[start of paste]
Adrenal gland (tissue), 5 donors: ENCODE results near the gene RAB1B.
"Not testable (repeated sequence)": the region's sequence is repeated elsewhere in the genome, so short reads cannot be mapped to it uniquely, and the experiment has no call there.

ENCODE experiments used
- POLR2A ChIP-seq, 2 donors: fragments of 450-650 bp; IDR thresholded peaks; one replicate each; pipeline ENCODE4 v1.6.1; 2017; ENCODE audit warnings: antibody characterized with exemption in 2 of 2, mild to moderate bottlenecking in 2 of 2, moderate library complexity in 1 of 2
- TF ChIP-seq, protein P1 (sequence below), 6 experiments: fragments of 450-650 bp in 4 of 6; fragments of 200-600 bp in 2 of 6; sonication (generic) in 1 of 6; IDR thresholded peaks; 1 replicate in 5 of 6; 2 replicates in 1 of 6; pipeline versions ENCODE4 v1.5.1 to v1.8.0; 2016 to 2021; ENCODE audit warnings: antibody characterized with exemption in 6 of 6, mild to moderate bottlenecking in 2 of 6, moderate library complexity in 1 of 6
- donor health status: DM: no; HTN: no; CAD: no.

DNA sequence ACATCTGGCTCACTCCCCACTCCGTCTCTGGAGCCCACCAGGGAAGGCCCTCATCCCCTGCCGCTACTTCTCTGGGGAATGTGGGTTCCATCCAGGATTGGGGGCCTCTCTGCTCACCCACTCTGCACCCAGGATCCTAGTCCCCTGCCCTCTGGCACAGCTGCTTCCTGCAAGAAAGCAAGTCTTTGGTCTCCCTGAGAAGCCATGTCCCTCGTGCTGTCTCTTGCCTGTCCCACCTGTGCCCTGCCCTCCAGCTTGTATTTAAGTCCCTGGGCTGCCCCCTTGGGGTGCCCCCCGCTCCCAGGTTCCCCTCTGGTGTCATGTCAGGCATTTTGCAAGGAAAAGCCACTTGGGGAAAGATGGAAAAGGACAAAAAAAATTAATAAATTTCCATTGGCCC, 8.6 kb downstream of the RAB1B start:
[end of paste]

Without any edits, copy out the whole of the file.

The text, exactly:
Adrenal gland (tissue), 5 donors: ENCODE results near the gene RAB1B.
"Not testable (repeated sequence)": the region's sequence is repeated elsewhere in the genome, so short reads cannot be mapped to it uniquely, and the experiment has no call there.

ENCODE experiments used
- POLR2A ChIP-seq, 2 donors: fragments of 450-650 bp; IDR thresholded peaks; one replicate each; pipeline ENCODE4 v1.6.1; 2017; ENCODE audit warnings: antibody characterized with exemption in 2 of 2, mild to moderate bottlenecking in 2 of 2, moderate library complexity in 1 of 2
- TF ChIP-seq, protein P1 (sequence below), 6 experiments: fragments of 450-650 bp in 4 of 6; fragments of 200-600 bp in 2 of 6; sonication (generic) in 1 of 6; IDR thresholded peaks; 1 replicate in 5 of 6; 2 replicates in 1 of 6; pipeline versions ENCODE4 v1.5.1 to v1.8.0; 2016 to 2021; ENCODE audit warnings: antibody characterized with exemption in 6 of 6, mild to moderate bottlenecking in 2 of 6, moderate library complexity in 1 of 6
- donor health status: DM: no; HTN: no; CAD: no.

DNA sequence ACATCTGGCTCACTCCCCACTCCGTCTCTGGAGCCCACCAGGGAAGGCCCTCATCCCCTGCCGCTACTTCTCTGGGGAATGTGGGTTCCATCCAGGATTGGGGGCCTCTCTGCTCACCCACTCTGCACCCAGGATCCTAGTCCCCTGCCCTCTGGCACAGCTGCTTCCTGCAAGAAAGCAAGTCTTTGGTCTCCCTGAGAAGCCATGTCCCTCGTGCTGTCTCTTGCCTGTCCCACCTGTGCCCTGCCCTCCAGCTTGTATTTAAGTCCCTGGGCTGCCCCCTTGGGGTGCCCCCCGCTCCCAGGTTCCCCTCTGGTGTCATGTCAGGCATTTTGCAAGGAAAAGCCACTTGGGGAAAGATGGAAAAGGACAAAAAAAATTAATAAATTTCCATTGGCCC, 8.6 kb downstream of the RAB1B start: